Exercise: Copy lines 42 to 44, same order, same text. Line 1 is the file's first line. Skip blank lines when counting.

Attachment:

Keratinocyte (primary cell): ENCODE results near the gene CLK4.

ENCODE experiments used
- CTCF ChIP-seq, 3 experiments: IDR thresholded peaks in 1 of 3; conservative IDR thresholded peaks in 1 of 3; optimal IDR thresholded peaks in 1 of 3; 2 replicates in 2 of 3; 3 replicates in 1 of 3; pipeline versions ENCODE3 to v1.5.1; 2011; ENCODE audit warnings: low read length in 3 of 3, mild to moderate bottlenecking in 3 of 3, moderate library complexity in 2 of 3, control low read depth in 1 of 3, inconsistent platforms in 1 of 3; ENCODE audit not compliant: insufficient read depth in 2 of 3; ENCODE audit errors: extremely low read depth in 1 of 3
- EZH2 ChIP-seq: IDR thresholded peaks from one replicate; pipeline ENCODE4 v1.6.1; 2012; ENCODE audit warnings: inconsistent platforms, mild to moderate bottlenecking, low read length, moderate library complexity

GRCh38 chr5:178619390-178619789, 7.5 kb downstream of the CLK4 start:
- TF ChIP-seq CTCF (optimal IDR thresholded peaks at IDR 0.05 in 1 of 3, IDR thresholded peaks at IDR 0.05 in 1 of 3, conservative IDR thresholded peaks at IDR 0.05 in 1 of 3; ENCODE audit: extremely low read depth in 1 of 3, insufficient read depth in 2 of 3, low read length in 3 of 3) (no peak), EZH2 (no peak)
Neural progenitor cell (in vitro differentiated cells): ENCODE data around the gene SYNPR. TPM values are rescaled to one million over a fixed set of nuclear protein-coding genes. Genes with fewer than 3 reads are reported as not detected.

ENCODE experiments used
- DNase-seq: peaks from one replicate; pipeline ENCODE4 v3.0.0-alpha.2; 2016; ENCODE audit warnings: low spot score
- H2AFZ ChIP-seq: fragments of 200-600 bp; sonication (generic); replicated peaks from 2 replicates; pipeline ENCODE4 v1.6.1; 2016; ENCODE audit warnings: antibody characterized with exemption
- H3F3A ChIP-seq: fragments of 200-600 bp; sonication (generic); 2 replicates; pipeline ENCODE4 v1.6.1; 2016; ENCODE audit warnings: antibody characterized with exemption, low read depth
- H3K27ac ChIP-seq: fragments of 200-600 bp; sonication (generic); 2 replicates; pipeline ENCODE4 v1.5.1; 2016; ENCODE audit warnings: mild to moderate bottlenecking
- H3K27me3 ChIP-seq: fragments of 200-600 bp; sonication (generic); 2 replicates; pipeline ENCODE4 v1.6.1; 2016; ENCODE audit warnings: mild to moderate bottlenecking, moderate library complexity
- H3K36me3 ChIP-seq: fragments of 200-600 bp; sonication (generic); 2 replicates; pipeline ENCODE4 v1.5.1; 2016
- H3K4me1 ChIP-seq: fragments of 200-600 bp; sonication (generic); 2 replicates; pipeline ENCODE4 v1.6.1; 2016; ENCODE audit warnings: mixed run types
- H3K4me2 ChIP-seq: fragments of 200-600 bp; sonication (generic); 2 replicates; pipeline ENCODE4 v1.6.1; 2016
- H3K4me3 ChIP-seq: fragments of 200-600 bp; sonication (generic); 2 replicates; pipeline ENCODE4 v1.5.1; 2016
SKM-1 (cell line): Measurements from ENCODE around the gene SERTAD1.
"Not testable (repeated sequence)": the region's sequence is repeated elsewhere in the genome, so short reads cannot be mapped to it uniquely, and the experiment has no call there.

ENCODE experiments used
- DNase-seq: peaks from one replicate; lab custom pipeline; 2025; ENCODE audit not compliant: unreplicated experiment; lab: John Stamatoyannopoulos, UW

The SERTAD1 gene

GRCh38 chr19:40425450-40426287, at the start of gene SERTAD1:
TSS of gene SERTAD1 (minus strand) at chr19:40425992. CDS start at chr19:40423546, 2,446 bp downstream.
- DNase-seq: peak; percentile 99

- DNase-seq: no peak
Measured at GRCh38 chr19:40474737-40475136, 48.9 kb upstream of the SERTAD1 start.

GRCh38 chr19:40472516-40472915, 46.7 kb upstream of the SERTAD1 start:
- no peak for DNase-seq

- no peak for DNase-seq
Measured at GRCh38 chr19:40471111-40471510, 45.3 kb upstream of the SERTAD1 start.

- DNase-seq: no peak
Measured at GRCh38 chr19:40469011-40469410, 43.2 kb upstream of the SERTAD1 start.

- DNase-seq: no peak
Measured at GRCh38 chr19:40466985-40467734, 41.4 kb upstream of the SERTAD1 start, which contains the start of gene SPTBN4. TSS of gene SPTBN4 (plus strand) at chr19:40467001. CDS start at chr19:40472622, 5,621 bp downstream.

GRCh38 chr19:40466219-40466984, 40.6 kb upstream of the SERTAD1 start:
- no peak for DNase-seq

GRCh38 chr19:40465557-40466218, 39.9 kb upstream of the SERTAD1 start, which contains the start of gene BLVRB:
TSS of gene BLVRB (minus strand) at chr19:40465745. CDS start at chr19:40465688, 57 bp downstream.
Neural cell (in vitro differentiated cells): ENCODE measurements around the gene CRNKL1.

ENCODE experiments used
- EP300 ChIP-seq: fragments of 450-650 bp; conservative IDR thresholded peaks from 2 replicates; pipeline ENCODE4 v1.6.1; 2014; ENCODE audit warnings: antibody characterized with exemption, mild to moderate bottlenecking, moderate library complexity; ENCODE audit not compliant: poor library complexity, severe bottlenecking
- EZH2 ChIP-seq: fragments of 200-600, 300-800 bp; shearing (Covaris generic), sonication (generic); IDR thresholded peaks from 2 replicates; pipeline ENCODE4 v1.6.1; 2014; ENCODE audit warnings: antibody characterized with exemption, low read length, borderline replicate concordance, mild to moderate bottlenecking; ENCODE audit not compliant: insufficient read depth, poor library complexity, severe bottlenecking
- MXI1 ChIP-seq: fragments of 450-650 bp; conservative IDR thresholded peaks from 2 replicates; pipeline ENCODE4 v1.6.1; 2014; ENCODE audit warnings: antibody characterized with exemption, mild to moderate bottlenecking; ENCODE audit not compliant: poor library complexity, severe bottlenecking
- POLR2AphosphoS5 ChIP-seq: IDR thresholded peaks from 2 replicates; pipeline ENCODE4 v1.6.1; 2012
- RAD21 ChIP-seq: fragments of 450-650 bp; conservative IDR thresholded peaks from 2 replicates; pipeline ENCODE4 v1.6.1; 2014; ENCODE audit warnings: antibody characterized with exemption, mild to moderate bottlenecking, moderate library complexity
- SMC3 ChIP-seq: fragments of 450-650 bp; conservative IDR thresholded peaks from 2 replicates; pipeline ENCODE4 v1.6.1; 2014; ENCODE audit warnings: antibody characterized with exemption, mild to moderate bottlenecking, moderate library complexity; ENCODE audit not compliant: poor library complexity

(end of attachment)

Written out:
- EP300 ChIP-seq: fragments of 450-650 bp; conservative IDR thresholded peaks from 2 replicates; pipeline ENCODE4 v1.6.1; 2014; ENCODE audit warnings: antibody characterized with exemption, mild to moderate bottlenecking, moderate library complexity; ENCODE audit not compliant: poor library complexity, severe bottlenecking
- EZH2 ChIP-seq: fragments of 200-600, 300-800 bp; shearing (Covaris generic), sonication (generic); IDR thresholded peaks from 2 replicates; pipeline ENCODE4 v1.6.1; 2014; ENCODE audit warnings: antibody characterized with exemption, low read length, borderline replicate concordance, mild to moderate bottlenecking; ENCODE audit not compliant: insufficient read depth, poor library complexity, severe bottlenecking
- MXI1 ChIP-seq: fragments of 450-650 bp; conservative IDR thresholded peaks from 2 replicates; pipeline ENCODE4 v1.6.1; 2014; ENCODE audit warnings: antibody characterized with exemption, mild to moderate bottlenecking; ENCODE audit not compliant: poor library complexity, severe bottlenecking